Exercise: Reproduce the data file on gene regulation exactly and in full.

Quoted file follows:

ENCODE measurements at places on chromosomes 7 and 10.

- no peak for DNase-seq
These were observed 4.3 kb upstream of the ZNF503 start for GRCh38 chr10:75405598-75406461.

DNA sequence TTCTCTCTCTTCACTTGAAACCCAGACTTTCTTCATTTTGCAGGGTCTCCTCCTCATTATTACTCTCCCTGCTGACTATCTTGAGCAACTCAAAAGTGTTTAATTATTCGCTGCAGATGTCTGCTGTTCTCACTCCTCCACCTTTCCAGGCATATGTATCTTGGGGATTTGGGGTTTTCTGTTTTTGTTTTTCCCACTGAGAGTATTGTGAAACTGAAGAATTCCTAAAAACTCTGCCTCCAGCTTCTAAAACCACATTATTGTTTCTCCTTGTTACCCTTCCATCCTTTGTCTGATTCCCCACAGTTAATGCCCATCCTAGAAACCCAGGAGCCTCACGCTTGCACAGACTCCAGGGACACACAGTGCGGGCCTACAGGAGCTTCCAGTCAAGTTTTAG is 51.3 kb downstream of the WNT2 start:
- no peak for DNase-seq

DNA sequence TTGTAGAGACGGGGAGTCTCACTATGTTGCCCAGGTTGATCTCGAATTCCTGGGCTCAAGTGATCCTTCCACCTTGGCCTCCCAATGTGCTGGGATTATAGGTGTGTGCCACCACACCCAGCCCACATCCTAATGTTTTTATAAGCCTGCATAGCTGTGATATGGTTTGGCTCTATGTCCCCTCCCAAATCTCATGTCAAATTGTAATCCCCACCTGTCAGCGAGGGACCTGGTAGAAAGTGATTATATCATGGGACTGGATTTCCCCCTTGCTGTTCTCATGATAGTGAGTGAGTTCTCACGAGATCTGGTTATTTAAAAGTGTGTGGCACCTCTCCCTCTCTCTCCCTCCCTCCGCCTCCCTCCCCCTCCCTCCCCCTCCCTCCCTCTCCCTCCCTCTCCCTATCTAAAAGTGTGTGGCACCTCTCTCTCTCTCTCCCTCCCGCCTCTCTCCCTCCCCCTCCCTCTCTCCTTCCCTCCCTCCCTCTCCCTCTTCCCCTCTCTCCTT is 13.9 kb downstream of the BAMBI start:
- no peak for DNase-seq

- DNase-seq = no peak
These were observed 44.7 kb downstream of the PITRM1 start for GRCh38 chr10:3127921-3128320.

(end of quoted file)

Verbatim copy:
ENCODE measurements at places on chromosomes 7 and 10.

- no peak for DNase-seq
These were observed 4.3 kb upstream of the ZNF503 start for GRCh38 chr10:75405598-75406461.

DNA sequence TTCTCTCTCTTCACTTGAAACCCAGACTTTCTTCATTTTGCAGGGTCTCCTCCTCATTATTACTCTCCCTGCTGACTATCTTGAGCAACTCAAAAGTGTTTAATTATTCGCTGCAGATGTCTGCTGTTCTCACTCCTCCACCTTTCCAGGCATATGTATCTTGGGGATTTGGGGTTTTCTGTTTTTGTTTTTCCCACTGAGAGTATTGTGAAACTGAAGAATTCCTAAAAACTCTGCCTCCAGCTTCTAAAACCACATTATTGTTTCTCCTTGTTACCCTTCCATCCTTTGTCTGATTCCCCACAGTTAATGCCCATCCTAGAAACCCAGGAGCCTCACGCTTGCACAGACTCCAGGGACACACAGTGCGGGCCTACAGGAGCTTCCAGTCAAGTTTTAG is 51.3 kb downstream of the WNT2 start:
- no peak for DNase-seq

DNA sequence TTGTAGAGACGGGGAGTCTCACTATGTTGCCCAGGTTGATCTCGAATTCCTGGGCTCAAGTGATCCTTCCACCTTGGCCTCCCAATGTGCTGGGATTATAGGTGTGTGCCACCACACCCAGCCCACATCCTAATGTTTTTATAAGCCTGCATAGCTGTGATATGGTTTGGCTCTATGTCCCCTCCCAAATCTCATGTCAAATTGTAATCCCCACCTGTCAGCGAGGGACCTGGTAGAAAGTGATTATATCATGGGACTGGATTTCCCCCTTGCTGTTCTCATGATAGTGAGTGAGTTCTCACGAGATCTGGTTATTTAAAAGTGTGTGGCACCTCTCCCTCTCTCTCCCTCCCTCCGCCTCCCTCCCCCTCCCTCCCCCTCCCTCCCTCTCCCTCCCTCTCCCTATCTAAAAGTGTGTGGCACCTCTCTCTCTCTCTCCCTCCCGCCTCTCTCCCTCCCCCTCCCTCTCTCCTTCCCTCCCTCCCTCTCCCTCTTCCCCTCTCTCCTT is 13.9 kb downstream of the BAMBI start:
- no peak for DNase-seq

- DNase-seq = no peak
These were observed 44.7 kb downstream of the PITRM1 start for GRCh38 chr10:3127921-3128320.